Wisconsin Space Grant Consortium at UW-Green Bay to host national meeting

The Wisconsin Space Grant Consortium, headquartered at the University of Wisconsin-Green Bay, will be the first-ever Midwest host for the National Council of Space Grant Directors Fall Meeting Wednesday, Sept. 21 through Friday, Sept. 23.

More than 150 people, including Space Grant directors and coordinators from across the U.S. and employees from most NASA centers throughout the country, are expected to attend, said R. Aileen Yingst, director of the Wisconsin Space Grant Consortium.

“We’ve got NASA luminaries pretty much from all over the country converging on Green Bay, Wisconsin, and I’m really proud of that,” Yingst said. “Much as Green Bay is the smallest NFL city, UW-Green Bay is the smallest Space Grant lead institution. The national meeting is a big deal to host.”

The conference will feature meetings and numerous sessions covering NASA program updates, topic-specific Space Grant highlights, educational initiatives and more. Attendees also will take several excursions, including trips to Lambeau Field and the EAA Museum in Oshkosh, as well as an optional geological tour of Door County. Apollo 17 astronaut Jack Schmitt, the first professional scientist to walk on the moon, will deliver the meeting’s keynote address.

“The most important thing for us,” Yingst said, “is the ability to meet face-to-face to hash out common problems and learn from each other best practices, and to open up partnerships with each other. The creativity just goes through the roof.”

The end of NASA’s Space Shuttle program is expected to be a topic of much discussion during this year’s annual meeting, Yingst said. The broad effects on science education and the next generation of space and aerospace professionals and researchers are of critical interest moving forward.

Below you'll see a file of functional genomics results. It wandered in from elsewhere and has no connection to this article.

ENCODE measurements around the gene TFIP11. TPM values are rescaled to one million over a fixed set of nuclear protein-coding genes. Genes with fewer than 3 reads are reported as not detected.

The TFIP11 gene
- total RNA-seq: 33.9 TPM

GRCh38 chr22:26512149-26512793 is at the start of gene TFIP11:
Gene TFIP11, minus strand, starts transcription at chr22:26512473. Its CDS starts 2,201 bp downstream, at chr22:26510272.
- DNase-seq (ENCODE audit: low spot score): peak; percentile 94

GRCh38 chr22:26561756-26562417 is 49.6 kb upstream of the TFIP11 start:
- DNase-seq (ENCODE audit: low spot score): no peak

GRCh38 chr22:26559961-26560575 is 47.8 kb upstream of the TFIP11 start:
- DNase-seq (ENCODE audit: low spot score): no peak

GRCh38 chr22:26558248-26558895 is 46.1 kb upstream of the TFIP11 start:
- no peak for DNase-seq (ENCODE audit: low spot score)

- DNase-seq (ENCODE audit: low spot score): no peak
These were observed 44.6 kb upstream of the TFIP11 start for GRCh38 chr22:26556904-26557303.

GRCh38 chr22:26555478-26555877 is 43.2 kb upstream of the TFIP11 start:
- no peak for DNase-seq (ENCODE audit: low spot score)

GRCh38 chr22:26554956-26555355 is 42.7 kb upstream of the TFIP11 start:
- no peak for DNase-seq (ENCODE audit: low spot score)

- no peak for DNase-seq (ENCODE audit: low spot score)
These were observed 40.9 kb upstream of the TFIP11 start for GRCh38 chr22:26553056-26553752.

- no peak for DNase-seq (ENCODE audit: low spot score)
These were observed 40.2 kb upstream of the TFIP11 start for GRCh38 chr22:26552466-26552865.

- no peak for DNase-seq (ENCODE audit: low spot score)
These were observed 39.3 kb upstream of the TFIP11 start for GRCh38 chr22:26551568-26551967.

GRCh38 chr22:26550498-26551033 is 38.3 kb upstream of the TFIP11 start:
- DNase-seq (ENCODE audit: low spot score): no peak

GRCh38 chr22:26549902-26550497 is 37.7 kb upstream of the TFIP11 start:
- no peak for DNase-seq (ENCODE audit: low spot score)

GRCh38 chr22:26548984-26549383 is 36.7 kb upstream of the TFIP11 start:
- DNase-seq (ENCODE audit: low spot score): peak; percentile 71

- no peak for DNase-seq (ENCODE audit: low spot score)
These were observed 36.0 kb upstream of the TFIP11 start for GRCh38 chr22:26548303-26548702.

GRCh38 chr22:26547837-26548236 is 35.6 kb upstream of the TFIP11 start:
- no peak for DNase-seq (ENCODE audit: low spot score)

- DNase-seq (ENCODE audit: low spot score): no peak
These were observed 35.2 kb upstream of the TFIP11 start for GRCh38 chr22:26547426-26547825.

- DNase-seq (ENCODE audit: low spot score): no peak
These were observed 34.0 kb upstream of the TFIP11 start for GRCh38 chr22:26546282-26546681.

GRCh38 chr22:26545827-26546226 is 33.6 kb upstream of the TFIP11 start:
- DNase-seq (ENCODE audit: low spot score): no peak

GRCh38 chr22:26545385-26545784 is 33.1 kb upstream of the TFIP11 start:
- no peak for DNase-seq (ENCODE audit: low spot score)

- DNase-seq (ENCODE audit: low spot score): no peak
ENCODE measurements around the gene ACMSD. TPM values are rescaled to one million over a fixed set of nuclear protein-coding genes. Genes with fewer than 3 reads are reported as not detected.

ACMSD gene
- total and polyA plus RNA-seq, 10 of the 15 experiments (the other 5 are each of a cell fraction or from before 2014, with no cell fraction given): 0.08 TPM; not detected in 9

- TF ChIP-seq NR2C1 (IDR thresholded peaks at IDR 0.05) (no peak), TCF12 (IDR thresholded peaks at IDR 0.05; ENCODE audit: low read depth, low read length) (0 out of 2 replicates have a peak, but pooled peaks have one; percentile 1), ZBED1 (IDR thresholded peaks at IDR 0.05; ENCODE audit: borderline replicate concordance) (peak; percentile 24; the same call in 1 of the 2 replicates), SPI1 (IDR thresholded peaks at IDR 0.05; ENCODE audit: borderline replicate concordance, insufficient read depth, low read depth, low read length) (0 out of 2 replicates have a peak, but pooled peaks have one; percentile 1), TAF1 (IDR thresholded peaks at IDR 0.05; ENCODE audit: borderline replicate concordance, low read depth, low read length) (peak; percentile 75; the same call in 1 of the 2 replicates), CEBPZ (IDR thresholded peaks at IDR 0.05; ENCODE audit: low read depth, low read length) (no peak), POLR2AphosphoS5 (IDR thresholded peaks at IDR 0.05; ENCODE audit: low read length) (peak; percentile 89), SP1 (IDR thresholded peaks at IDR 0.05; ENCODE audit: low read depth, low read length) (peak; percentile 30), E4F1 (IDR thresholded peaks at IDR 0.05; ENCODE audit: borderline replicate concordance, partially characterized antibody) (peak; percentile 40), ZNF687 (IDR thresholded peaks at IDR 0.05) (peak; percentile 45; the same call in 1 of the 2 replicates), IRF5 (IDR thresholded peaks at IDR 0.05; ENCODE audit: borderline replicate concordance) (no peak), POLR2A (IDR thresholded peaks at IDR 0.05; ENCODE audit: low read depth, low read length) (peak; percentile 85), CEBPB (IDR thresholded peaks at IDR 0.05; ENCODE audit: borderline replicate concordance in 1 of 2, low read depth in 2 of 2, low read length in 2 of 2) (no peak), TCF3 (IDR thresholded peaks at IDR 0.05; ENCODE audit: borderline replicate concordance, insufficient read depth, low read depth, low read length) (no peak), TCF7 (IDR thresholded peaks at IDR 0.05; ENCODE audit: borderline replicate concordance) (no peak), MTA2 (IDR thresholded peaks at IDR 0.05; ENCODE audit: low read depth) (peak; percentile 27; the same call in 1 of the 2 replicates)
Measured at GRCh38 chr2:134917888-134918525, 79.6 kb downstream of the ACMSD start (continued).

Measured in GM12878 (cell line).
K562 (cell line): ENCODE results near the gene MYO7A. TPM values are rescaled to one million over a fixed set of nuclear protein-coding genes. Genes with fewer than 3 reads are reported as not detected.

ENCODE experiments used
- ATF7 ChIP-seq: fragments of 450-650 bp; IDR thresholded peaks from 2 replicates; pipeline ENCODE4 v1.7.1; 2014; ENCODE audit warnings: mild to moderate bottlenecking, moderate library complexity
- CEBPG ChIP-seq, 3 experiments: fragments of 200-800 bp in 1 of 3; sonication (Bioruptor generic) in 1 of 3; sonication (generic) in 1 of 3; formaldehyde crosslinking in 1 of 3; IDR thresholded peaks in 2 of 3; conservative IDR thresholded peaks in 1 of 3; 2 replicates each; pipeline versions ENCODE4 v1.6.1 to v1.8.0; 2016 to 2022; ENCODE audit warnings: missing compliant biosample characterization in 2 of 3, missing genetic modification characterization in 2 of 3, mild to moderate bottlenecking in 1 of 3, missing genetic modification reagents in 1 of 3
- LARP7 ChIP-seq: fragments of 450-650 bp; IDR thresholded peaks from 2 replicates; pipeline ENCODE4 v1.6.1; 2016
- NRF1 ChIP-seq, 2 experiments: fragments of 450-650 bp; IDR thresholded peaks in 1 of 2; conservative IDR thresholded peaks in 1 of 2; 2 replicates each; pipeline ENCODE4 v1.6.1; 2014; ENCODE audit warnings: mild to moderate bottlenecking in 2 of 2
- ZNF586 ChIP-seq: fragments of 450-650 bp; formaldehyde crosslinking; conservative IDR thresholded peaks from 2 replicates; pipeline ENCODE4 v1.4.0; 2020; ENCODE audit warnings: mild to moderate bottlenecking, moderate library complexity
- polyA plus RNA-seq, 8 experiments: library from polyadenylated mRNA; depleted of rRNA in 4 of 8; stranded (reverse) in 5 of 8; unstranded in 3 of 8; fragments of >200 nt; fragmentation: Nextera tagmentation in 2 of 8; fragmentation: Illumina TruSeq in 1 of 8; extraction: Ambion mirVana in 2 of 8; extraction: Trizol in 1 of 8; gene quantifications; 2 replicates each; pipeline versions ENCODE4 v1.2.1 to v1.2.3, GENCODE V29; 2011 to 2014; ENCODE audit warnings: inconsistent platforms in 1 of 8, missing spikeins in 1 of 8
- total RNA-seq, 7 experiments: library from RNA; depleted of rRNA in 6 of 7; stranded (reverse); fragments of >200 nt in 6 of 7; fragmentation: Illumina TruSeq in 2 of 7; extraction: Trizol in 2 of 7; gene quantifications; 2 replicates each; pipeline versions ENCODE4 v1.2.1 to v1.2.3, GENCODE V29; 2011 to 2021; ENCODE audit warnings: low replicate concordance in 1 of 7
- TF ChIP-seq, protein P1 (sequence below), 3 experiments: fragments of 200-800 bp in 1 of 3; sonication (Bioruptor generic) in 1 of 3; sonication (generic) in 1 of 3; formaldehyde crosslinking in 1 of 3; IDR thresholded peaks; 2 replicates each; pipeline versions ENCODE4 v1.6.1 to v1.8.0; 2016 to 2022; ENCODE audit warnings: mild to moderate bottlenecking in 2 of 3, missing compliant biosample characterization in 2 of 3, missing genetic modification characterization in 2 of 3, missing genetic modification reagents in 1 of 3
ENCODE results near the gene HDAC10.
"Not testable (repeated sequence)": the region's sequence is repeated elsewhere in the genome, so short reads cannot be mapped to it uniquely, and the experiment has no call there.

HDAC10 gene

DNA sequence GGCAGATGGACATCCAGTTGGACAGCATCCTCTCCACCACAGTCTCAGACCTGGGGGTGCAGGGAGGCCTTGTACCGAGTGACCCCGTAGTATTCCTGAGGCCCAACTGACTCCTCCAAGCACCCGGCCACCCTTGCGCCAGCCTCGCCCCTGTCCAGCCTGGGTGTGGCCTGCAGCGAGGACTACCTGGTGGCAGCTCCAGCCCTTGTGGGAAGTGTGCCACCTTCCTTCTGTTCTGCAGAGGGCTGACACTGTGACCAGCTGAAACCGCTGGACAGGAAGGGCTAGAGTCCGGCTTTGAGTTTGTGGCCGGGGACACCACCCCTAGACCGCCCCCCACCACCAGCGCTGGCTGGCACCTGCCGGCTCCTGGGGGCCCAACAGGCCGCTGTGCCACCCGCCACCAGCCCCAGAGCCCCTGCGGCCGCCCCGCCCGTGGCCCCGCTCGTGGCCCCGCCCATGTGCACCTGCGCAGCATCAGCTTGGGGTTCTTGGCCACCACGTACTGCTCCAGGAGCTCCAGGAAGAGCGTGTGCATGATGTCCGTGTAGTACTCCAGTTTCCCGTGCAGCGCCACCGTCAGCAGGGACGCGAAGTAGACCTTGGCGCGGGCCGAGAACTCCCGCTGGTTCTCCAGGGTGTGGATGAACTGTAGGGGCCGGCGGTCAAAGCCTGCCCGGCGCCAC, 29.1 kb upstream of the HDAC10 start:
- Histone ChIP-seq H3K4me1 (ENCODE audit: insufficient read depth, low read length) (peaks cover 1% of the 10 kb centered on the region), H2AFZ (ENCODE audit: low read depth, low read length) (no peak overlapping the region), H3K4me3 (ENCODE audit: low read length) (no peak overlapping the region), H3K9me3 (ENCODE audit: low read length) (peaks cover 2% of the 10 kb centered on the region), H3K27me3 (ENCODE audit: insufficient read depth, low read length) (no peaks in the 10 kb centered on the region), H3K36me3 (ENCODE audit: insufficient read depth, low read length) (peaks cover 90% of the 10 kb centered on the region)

The Wisconsin Space Grant Consortium represents a powerful and extended network of space and aerospace professionals, researchers, students, educators and legislators that has state and national reach. It awards tens of thousands of grant dollars annually to students, researchers, educators and industry partners, and serves as a central clearinghouse for space and aerospace information. The WSGC was created in 1991 after NASA started the National Space Grant College and Fellowship Program to address the need for a highly skilled, technologically savvy workforce. After getting its start at UW-Milwaukee, the consortium has been headquartered at UW-Green Bay for about the past decade. Space Grant officials are grateful for taxpayer support that allows them to support students, and are dedicated to responsibly and effectively using those funds, Yingst said.

Registration for the national meeting is available on the WSGC website, www.uwgb.edu/wsgc. Anyone may register for the conference, though many of its sessions are Space Grant-specific. Registration is $500, which includes a Lambeau Field welcome reception, EAA Museum trip, and several meals and snacks. The optional geological tour of Door County is $30. The WSGC can be reached at (920) 465-2108 or wsgc@uwgb.edu.


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